Most of my supervisors have been women, or reported to a woman. In fact, I can only think of one job I had in which both my boss and my boss’s boss were men. That job was in college, with the UC Berkeley football team. Although the athletic director at the time was Sandy Barbour, so she was my boss’s boss’s boss or something up there.
 
As a man who has worked with female CEOs, female lawyers, female pastors, and female teachers, I support all women to pursue their dreams. Whenever I meet my friends’ daughters, I tell them “Don’t let anyone tell you that you are limited because you’re a girl. You can do amazing things”. Of course, most of my friends’ daughters are still babies, so I’m not sure that they understand what I’m saying, but I believe in starting early.
 
Hurrah for International Women’s Day!

Luisa’s story

Ever since she was a little girl, Luisa always felt different. Growing up in Tempe, Arizona, she felt like she didn’t belong. She felt out of place. That feeling only increased when she became a teenager. While her friends would talk about male celebrities and boys that they had a crush on, she never felt the same way.

Luisa was 16 when she came out to her parents. She remembers the gnawing feeling of dread as she sat in the living room. She remembers how her mom just cried and cried, while her dad looked out the window, not making eye contact.

Shortly after, her parents kicked her out. Her parents were strict religious people, and wouldn’t let her stay. The last thing she heard her dad say was, “as long as you choose to be a lesbian, you’re not welcome here”.

Luisa didn’t know where to turn. She reached out to her friends to find a place to stay, but none of them would respond to her. She felt like an outcast.

She had heard about San Francisco from a few friends. They said that San Francisco was a place that accepted everyone, where everyone would feel welcome, even people like her. She thought to herself, “it can’t be worse than Tempe” and set out.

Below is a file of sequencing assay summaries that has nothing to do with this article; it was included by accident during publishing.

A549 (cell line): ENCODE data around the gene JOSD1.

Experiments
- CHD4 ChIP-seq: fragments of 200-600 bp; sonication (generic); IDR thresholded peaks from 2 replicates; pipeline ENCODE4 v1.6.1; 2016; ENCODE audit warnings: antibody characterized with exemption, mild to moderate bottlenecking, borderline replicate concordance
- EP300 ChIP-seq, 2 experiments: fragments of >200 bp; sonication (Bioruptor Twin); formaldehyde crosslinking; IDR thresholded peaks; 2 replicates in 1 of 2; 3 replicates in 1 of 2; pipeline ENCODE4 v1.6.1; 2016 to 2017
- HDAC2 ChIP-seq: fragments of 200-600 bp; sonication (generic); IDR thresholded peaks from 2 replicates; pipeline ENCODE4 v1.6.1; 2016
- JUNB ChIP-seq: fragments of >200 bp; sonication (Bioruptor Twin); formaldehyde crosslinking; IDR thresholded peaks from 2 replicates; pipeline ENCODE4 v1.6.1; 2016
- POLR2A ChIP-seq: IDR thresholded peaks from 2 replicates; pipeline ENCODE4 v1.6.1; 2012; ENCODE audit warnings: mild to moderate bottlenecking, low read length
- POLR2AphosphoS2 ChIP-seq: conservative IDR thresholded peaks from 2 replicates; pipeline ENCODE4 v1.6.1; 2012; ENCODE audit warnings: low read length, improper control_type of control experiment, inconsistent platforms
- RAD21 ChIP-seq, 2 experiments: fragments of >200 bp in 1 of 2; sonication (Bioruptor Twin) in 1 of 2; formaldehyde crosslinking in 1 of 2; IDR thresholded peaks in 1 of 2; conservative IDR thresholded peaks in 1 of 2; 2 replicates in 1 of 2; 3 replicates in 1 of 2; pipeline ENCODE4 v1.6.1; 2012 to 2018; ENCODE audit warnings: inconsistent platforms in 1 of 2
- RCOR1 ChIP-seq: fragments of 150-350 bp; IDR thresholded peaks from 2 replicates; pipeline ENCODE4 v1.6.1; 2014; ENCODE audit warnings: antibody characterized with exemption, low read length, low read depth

After a few days of hitchhiking, she finally made it. San Francisco! But why was it so cold? And why were there so many homeless people?

Luisa had an older friend from high school, Cheryl, who had moved to SF for college, who agreed to put her up for a couple weeks. “You can stay on my couch until you get on your feet”, Cheryl said. Luisa felt grateful to Cheryl and her boyfriend, Norman, for letting her stay. But every so often, she would catch Norman looking at her in a strange way, and she would feel uncomfortable.

One night, Luisa woke up to find Norman on top of her, his pants down. She fought back against him, and after a brief struggle, punched him right in the face. Norman yelled “you bitch!” and, clutching his face, ran into the bedroom. Luisa stayed awake, afraid that he would come back.

In the morning, as Luisa was brushing her teeth in the bathroom, she heard a furious pounding on the door. It was Cheryl. She wanted Luisa out. Luisa tried to explain how Norman had tried to rape her the night before, but Cheryl wouldn’t listen. “You broke his nose, you psycho!” So Luisa got her things and was out on the street.

She tried to find a shelter bed, but all the shelter waitlists were full, or had long lines out the door. People would tell her “Sorry, we’re prioritizing veterans” or “This shelter is only for families” or “This is only for domestic violence victims”. With nowhere else to stay, Luisa started sleeping on the street and in doorways.

One night, she woke up to find a man with a flashlight shining in her face. “Get up!” the man said. Confused, Luisa sat up. It was a police officer. “Move along! You can’t sleep here!” the officer barked. Luisa slowly got up (her body ached from sleeping on the concrete) and started collecting her blankets and other items. The officer, visibly frustrated by how slowly Luisa was moving, grabbed her and said, “I told you to move, damn it! What, are you a retard?!”, then shoved her against the wall. Scared, Luisa silently picked up her things and started walking away.